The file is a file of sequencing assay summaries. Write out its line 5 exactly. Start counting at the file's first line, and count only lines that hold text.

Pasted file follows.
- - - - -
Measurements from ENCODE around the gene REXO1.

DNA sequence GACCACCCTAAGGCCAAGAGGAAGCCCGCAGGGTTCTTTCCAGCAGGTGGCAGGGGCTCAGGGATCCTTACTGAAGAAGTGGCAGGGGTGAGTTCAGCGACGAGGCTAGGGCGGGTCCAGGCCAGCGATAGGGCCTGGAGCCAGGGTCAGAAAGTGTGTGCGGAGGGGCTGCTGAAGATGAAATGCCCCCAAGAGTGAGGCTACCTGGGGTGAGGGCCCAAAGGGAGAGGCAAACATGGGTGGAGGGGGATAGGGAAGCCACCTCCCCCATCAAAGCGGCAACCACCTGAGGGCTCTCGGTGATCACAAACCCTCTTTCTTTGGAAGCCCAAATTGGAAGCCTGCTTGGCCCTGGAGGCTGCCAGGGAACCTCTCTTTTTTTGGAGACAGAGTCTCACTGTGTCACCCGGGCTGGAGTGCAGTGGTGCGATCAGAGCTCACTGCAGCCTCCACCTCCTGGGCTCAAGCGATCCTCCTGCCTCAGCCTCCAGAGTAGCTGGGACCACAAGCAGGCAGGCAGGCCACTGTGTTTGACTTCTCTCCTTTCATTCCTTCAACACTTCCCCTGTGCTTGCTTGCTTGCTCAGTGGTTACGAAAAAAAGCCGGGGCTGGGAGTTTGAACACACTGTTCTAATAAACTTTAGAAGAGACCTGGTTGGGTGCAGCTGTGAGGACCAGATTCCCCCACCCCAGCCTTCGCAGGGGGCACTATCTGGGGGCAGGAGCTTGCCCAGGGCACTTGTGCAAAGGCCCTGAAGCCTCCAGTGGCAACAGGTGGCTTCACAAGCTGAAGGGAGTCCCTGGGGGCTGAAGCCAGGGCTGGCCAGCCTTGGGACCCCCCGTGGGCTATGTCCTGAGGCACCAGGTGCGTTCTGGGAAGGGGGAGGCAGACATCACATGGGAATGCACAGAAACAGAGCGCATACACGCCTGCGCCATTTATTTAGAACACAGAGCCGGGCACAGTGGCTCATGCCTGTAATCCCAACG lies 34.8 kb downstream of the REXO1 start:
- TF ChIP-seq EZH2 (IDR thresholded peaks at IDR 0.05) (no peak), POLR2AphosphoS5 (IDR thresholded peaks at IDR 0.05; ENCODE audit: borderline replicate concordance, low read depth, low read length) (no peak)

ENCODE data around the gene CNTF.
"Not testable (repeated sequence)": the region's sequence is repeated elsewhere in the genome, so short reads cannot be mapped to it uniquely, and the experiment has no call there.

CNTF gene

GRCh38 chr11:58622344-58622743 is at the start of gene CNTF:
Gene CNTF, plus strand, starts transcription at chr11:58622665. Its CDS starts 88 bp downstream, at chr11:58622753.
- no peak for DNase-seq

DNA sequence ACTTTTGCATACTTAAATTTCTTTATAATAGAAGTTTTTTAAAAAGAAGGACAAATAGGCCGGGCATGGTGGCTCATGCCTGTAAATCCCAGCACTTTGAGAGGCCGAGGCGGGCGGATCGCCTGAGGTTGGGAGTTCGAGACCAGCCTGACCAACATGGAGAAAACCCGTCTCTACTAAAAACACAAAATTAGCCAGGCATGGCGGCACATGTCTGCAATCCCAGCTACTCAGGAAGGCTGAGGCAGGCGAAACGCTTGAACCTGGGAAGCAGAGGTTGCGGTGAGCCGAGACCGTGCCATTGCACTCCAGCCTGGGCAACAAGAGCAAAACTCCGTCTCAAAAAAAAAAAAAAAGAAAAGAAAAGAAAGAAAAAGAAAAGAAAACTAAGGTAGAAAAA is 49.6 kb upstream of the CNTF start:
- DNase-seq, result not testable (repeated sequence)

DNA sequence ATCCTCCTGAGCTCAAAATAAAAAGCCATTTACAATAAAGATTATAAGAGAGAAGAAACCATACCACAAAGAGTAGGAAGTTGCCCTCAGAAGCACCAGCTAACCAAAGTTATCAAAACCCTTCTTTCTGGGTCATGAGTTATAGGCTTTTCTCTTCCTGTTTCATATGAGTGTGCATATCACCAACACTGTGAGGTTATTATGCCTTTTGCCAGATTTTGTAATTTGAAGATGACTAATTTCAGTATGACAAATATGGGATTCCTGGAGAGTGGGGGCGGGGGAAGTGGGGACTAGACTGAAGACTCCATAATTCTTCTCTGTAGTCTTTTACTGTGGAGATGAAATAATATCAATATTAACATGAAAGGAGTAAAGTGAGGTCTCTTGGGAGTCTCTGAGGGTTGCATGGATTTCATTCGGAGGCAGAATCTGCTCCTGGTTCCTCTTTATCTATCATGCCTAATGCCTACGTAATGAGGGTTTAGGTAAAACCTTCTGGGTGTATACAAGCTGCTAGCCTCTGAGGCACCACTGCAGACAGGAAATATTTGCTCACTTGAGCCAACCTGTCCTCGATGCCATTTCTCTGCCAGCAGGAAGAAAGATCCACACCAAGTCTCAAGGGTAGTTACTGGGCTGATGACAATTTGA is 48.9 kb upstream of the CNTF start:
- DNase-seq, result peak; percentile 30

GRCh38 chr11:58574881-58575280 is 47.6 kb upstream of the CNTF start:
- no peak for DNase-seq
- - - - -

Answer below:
"Not testable (repeated sequence)": the region's sequence is repeated elsewhere in the genome, so short reads cannot be mapped to it uniquely, and the experiment has no call there.